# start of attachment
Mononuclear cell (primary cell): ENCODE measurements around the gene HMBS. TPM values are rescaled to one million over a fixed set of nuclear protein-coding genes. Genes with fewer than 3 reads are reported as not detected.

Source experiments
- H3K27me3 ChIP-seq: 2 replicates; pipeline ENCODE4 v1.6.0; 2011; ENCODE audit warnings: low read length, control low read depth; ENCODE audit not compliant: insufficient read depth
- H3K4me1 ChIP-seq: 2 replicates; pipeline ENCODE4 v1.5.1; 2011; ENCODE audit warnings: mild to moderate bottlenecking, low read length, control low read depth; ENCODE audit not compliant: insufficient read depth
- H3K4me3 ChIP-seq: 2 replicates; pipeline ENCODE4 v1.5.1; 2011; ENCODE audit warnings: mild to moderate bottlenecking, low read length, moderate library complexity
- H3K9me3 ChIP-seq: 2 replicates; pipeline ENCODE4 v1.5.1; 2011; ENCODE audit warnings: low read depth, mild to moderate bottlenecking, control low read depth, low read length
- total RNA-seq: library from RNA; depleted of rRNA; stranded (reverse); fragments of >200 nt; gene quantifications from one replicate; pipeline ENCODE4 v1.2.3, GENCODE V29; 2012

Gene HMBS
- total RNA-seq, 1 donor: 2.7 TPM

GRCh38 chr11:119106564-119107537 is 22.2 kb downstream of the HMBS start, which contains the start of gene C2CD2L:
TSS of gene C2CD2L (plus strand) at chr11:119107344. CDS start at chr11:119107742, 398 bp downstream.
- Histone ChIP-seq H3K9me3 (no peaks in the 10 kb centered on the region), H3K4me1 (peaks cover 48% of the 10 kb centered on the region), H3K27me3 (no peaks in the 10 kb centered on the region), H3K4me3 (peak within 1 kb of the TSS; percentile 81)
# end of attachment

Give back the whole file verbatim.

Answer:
Mononuclear cell (primary cell): ENCODE measurements around the gene HMBS. TPM values are rescaled to one million over a fixed set of nuclear protein-coding genes. Genes with fewer than 3 reads are reported as not detected.

Source experiments
- H3K27me3 ChIP-seq: 2 replicates; pipeline ENCODE4 v1.6.0; 2011; ENCODE audit warnings: low read length, control low read depth; ENCODE audit not compliant: insufficient read depth
- H3K4me1 ChIP-seq: 2 replicates; pipeline ENCODE4 v1.5.1; 2011; ENCODE audit warnings: mild to moderate bottlenecking, low read length, control low read depth; ENCODE audit not compliant: insufficient read depth
- H3K4me3 ChIP-seq: 2 replicates; pipeline ENCODE4 v1.5.1; 2011; ENCODE audit warnings: mild to moderate bottlenecking, low read length, moderate library complexity
- H3K9me3 ChIP-seq: 2 replicates; pipeline ENCODE4 v1.5.1; 2011; ENCODE audit warnings: low read depth, mild to moderate bottlenecking, control low read depth, low read length
- total RNA-seq: library from RNA; depleted of rRNA; stranded (reverse); fragments of >200 nt; gene quantifications from one replicate; pipeline ENCODE4 v1.2.3, GENCODE V29; 2012

Gene HMBS
- total RNA-seq, 1 donor: 2.7 TPM

GRCh38 chr11:119106564-119107537 is 22.2 kb downstream of the HMBS start, which contains the start of gene C2CD2L:
TSS of gene C2CD2L (plus strand) at chr11:119107344. CDS start at chr11:119107742, 398 bp downstream.
- Histone ChIP-seq H3K9me3 (no peaks in the 10 kb centered on the region), H3K4me1 (peaks cover 48% of the 10 kb centered on the region), H3K27me3 (no peaks in the 10 kb centered on the region), H3K4me3 (peak within 1 kb of the TSS; percentile 81)